Appeal from the 161st District Court Ector County, Texas
Trial Court Cause No. B-16-12-1170-CV
consists of: Bailey, C.J., Willson, J., and Wright, S.C.J.
M. BAILEY, CHIEF JUSTICE.
Professional Care and Kristopher Kindle, CRNA, bring this
interlocutory appeal from the trial court's denial of a
motion to dismiss the health care liability claims brought by
Appellees: Yulissa Zubia, individually and as representative
of the Estate of Elpidia Rios De Zubia; Rene Zubia; and Rene
Zubia, Jr. See Tex. Civ. Prac. & Rem. Code Ann.
§ 74.351(l) (West 2017). Because the expert
report filed by Appellees in support of their claims fails to
state the specific conduct that breached the applicable
standard of care and is conclusory regarding causation, we
reverse the trial court's order denying Appellants'
motion to dismiss, and we remand this cause for further
alleged that Elpidia Rios de Zubia (Zubia) died while under
general anesthesia for the "routine placement of a
port-a-cath." Appellees brought health care liability
claims against several health care providers and physicians
connected with Zubia's procedure, including Kindle, a
certified registered nurse anesthetist, and his employer,
MCH Professional Care (MCH). In their original petition,
Appellees alleged that Kindle was responsible for
"anesthetizing" Zubia during the procedure and that
his failure to properly use and supervise the anesthesia
equipment and to properly monitor Zubia caused Zubia's
death. Appellees also asserted that MCH was vicariously
liable for Kindle's alleged negligence.
attached the expert report of Dr. Michael Hurt, an
anesthesiologist, to their original petition. See
Civ. Prac. & Rem. § 74.351(a). Appellants objected
to the report as insufficient and filed a motion to dismiss
Appellees' claims against them. See id. §
74.351(a)-(c), (l). Appellants specifically argued
that the report failed to specify how any conduct by
Appellants deviated from the identified standards of care and
did not adequately explain the causal relationship between
Appellants' alleged negligence and Zubia's death. The
trial court overruled Appellants' objections to Dr.
Hurt's report and denied the motion to dismiss.
single issue on appeal, Appellants contend that the trial
court abused its discretion when it overruled the objections
to the sufficiency of Dr. Hurt's report and denied the
motion to dismiss. See id. §
Texas Medical Liability Act (the TMLA) requires health care
liability claimants to serve an expert report upon each
defendant within 120 days after the defendant files an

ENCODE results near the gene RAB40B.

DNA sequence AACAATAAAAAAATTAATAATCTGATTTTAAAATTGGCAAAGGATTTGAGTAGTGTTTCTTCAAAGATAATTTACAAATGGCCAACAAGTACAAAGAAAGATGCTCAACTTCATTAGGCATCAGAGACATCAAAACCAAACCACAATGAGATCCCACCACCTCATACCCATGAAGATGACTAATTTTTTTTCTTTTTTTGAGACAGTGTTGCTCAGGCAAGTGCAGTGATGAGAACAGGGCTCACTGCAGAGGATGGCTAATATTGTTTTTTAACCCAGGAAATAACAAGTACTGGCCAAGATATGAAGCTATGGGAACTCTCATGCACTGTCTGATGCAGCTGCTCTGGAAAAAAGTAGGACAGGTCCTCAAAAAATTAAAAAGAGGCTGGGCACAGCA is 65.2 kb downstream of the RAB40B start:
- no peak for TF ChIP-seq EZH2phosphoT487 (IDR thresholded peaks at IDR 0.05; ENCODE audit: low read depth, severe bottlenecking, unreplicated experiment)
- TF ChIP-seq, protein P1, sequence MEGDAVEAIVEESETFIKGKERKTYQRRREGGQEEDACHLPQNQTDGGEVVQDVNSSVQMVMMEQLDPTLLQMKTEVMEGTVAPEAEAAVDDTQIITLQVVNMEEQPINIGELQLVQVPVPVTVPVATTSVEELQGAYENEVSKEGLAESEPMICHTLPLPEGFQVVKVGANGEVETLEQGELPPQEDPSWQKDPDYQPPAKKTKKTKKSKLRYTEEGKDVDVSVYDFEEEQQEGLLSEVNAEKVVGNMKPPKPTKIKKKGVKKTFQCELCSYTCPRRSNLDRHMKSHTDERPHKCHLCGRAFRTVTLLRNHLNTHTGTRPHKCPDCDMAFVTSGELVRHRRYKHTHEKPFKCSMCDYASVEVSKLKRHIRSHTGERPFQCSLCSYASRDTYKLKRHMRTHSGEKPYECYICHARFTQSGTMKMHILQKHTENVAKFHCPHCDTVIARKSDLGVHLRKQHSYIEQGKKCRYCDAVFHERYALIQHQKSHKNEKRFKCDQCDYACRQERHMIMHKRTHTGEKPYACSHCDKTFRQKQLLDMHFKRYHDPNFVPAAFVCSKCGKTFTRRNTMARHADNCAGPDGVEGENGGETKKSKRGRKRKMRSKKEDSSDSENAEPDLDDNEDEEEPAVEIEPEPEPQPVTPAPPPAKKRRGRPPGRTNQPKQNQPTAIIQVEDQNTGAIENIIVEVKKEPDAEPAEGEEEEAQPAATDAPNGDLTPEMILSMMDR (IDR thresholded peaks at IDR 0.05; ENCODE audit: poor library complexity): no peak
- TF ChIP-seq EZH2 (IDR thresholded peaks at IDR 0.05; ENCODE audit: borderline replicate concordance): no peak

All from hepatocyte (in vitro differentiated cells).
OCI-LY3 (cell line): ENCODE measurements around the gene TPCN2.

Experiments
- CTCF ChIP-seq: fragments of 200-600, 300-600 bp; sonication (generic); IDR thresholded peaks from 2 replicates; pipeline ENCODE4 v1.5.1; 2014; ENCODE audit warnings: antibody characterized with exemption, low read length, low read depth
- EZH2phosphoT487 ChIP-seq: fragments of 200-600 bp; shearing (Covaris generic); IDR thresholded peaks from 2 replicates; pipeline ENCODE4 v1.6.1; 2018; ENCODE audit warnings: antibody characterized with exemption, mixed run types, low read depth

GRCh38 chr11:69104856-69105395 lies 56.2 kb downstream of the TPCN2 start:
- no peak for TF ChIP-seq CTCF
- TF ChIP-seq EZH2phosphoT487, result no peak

answer. Id. § 74.351(a); Scott v.
Weems, No. 17-0563, 2019 WL 1867916, at *2 (Tex. Apr.
26, 2019). The purpose of the expert report requirement is
"to weed out frivolous malpractice claims in the early
stages of litigation, not to dispose of potentially
meritorious claims." Abshire v. Christus Health Se.
Tex., 563 S.W.3d 219, 223 (Tex. 2018) (per curiam).
expert report must provide a fair summary of the expert's
opinions regarding the applicable standard of care, the
manner in which the care rendered failed to meet that
standard, and the causal relationship between the failure to
meet the standard of care and the injury suffered. Civ. Prac.
& Rem. § 74.351(r)(6); Abshire, 563 S.W.3d
at 223; Am. Transitional Care Ctrs. of Tex., Inc. v.
Palacios, 46 S.W.3d 873, 878 (Tex. 2001) (citing former
version TMLA). A trial court may grant a motion to dismiss
under the TMLA only if it appears that the expert report is
not an objective good faith effort to comply with the
statutory requirements. Civ. Prac. & Rem. §
74.351(l). An expert report demonstrates a
"good faith effort" when it informs the defendant
of the specific conduct the plaintiff has called into
question and provides a basis for the trial court to conclude
that the claims have merit. Baty v. Futrell, 543
S.W.3d 689, 693-94 (Tex. 2018).
order for a report to be sufficient under the TMLA, the
expert is required to explain the basis of his statements and
link his conclusions to the facts. Bowie Mem'l Hosp.
v. Wright, 79 S.W.3d 48, 52 (Tex. 2002) (per curiam)
(citing former version TMLA); see also Columbia Valley
Healthcare Sys., L.P. v. Zamarripa, 526 S.W.3d 453, 460
(Tex. 2017). An expert report "need not marshal all the
plaintiff's proof," but '[a] report that merely
states the expert's conclusions about the standard of
care, breach, and causation' is insufficient.
Palacios, 46 S.W.3d at 878-79; accord
Abshire, 563 S.W.3d at 223. In determining whether an
expert report contains the required information, a court must
review the entire report, not just specific portions or
sections. Baty, 543 S.W.3d at 694.
review a trial court's decision to deny a motion to
dismiss based on the sufficiency of an expert report for an
abuse of discretion. Abshire, 563 S.W.3d at 223. In
analyzing a report under this standard, we consider only the
information contained within the four corners of the report.
Id. We defer to the trial court's factual
determinations if supported by the evidence but review its
legal determinations de novo. Van Ness v. ETMC First
Physicians, 461 S.W.3d 140, 142 (Tex. 2015) (per
curiam). A trial court abuses its discretion if it acts
without reference to guiding rules or principles.
first assert that the expert report was insufficient because
Dr. Hurt failed to identify specific conduct by Appellants
that breached the applicable standard of care. An expert
report must inform the defendant of the specific conduct
called into question. Palacios, 46 S.W.3d at 880.
Although the plaintiff is required to provide only a
"fair summary" of the expert's opinion, that
summary "must set out what care was expected, but not
given." Id. (quoting Palacios v. Am.
Transitional Care Ctrs. of Tex., Inc., 4 S.W.3d 857, 865
(Tex. App.-Houston [1st Dist.] 1999) (Taft, J., dissenting),
rev'd, 46 S.W.3d 873 (Tex. 2001)). An